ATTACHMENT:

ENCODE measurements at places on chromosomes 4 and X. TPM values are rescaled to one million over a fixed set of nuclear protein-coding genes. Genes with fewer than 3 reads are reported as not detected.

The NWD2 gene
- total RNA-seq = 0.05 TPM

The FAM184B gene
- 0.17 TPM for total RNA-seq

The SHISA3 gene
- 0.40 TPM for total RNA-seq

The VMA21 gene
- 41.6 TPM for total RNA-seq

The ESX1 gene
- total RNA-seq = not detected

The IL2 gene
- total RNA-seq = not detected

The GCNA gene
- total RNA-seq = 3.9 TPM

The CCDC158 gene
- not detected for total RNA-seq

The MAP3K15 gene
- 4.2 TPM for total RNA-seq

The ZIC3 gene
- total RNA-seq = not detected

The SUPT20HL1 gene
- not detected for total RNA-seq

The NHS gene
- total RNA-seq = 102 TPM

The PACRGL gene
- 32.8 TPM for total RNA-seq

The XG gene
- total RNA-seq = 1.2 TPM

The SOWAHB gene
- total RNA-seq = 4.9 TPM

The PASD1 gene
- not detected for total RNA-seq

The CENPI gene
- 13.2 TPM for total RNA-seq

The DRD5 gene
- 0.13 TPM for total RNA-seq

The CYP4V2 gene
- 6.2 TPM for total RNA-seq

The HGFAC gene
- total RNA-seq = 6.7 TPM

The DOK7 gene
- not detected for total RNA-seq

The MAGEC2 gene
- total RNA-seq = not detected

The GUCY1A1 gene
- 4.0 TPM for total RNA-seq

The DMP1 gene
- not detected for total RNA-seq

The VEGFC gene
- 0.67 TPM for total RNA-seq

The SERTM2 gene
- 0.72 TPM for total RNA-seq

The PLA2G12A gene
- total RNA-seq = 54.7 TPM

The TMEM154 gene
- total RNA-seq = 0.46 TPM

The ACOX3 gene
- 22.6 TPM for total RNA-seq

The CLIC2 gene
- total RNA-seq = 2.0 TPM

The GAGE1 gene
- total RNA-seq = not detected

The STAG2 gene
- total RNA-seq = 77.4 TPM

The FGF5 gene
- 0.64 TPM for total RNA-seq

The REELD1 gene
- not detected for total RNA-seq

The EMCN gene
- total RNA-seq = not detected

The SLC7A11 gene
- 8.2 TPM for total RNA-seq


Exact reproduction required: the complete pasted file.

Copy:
ENCODE measurements at places on chromosomes 4 and X. TPM values are rescaled to one million over a fixed set of nuclear protein-coding genes. Genes with fewer than 3 reads are reported as not detected.

The NWD2 gene
- total RNA-seq = 0.05 TPM

The FAM184B gene
- 0.17 TPM for total RNA-seq

The SHISA3 gene
- 0.40 TPM for total RNA-seq

The VMA21 gene
- 41.6 TPM for total RNA-seq

The ESX1 gene
- total RNA-seq = not detected

The IL2 gene
- total RNA-seq = not detected

The GCNA gene
- total RNA-seq = 3.9 TPM

The CCDC158 gene
- not detected for total RNA-seq

The MAP3K15 gene
- 4.2 TPM for total RNA-seq

The ZIC3 gene
- total RNA-seq = not detected

The SUPT20HL1 gene
- not detected for total RNA-seq

The NHS gene
- total RNA-seq = 102 TPM

The PACRGL gene
- 32.8 TPM for total RNA-seq

The XG gene
- total RNA-seq = 1.2 TPM

The SOWAHB gene
- total RNA-seq = 4.9 TPM

The PASD1 gene
- not detected for total RNA-seq

The CENPI gene
- 13.2 TPM for total RNA-seq

The DRD5 gene
- 0.13 TPM for total RNA-seq

The CYP4V2 gene
- 6.2 TPM for total RNA-seq

The HGFAC gene
- total RNA-seq = 6.7 TPM

The DOK7 gene
- not detected for total RNA-seq

The MAGEC2 gene
- total RNA-seq = not detected

The GUCY1A1 gene
- 4.0 TPM for total RNA-seq

The DMP1 gene
- not detected for total RNA-seq

The VEGFC gene
- 0.67 TPM for total RNA-seq

The SERTM2 gene
- 0.72 TPM for total RNA-seq

The PLA2G12A gene
- total RNA-seq = 54.7 TPM

The TMEM154 gene
- total RNA-seq = 0.46 TPM

The ACOX3 gene
- 22.6 TPM for total RNA-seq

The CLIC2 gene
- total RNA-seq = 2.0 TPM

The GAGE1 gene
- total RNA-seq = not detected

The STAG2 gene
- total RNA-seq = 77.4 TPM

The FGF5 gene
- 0.64 TPM for total RNA-seq

The REELD1 gene
- not detected for total RNA-seq

The EMCN gene
- total RNA-seq = not detected

The SLC7A11 gene
- 8.2 TPM for total RNA-seq